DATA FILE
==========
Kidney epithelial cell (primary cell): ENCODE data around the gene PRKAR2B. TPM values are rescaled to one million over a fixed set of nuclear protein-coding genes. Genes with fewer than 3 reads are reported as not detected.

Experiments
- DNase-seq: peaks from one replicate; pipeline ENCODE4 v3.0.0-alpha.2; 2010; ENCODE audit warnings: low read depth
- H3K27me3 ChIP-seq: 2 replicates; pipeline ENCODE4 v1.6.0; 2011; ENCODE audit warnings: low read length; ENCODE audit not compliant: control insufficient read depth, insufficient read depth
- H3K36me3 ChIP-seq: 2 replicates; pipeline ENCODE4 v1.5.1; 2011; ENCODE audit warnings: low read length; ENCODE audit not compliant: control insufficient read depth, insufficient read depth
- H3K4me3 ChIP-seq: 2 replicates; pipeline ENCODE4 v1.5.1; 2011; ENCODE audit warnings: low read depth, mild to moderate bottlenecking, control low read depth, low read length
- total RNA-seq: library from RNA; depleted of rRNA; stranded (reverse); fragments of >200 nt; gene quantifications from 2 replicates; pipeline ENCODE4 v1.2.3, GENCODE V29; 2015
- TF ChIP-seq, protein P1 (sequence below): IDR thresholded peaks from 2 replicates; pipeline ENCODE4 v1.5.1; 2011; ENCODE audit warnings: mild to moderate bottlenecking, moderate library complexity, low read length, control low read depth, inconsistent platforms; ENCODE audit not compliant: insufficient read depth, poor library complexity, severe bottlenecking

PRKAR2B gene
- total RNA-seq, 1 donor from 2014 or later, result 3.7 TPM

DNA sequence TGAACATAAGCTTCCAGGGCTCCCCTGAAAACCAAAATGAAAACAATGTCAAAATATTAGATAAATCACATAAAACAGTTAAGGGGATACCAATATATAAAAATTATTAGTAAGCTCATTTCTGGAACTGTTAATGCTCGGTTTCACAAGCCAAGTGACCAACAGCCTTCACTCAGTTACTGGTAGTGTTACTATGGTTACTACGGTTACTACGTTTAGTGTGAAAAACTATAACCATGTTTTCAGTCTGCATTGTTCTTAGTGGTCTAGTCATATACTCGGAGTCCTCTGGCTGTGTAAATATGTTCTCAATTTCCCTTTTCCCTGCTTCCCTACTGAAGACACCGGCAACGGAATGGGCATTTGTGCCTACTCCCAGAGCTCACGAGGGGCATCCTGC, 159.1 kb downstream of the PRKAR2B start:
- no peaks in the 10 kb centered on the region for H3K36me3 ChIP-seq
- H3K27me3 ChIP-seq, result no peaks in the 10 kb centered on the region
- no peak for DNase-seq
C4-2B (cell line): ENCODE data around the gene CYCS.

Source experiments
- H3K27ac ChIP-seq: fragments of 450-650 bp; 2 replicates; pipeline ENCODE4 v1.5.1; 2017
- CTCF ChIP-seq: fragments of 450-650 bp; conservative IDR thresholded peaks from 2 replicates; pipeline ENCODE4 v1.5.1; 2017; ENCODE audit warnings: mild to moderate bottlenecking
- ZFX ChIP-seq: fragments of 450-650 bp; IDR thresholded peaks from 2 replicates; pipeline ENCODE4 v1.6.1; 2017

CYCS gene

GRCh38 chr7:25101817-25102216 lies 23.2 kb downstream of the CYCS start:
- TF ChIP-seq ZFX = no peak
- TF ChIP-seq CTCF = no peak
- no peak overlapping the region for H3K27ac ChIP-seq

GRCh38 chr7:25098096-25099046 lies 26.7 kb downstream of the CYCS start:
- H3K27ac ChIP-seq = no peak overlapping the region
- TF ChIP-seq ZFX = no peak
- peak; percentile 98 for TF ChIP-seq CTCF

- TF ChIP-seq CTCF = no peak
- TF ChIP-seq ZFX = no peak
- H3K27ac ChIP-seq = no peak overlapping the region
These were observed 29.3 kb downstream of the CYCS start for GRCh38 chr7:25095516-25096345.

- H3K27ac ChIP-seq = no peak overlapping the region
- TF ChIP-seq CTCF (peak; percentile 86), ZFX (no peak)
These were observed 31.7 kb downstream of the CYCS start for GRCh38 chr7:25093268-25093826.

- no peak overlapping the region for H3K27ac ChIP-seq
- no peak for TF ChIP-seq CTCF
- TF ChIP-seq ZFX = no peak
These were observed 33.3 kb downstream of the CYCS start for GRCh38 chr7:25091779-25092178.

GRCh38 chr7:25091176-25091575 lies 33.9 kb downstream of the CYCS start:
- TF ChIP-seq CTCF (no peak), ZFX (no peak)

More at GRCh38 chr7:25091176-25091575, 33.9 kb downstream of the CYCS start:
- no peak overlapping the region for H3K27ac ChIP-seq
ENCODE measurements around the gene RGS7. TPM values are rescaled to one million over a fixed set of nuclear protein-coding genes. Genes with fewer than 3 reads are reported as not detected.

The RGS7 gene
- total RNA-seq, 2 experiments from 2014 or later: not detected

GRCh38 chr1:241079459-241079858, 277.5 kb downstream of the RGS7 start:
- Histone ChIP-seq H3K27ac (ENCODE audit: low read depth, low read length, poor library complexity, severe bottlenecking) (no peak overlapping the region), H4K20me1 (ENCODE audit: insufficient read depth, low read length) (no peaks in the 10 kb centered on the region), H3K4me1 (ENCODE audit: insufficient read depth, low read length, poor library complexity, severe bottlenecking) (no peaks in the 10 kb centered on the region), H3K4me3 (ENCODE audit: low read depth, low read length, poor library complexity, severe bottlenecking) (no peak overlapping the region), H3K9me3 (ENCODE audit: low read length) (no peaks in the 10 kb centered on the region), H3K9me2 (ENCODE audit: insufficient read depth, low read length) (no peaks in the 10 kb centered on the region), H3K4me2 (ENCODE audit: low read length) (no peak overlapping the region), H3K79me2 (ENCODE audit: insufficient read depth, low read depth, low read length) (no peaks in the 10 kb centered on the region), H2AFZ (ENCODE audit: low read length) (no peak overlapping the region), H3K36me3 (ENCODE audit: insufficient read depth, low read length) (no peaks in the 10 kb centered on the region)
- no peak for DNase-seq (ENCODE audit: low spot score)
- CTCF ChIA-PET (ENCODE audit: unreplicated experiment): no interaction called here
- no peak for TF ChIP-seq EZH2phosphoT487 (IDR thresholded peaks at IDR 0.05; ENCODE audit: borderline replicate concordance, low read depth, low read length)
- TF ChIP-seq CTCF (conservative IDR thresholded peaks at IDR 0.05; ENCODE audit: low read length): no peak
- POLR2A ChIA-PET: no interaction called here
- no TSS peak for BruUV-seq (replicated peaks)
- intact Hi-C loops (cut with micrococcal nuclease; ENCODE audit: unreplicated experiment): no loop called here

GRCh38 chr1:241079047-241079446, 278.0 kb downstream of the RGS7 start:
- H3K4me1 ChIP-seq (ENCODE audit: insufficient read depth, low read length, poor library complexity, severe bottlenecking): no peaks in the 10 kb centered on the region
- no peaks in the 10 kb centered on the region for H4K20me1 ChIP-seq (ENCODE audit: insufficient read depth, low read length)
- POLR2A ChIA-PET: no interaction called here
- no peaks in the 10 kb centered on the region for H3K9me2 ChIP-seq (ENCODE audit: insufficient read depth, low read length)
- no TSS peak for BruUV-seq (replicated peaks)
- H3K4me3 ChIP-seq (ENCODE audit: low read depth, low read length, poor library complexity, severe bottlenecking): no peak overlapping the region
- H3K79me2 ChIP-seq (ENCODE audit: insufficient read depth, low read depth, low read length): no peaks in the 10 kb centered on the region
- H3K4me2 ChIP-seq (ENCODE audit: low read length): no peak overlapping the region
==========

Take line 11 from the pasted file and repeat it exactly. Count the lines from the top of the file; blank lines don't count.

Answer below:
DNA sequence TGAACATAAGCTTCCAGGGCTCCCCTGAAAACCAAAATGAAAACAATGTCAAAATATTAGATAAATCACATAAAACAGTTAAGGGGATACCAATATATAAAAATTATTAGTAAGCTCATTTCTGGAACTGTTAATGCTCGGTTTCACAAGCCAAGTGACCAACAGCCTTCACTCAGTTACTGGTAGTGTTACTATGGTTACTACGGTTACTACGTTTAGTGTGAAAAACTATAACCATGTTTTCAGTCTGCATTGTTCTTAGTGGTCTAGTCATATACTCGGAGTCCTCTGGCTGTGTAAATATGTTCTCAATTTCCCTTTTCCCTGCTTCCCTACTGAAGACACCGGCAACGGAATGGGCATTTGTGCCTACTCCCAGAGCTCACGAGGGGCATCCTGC, 159.1 kb downstream of the PRKAR2B start: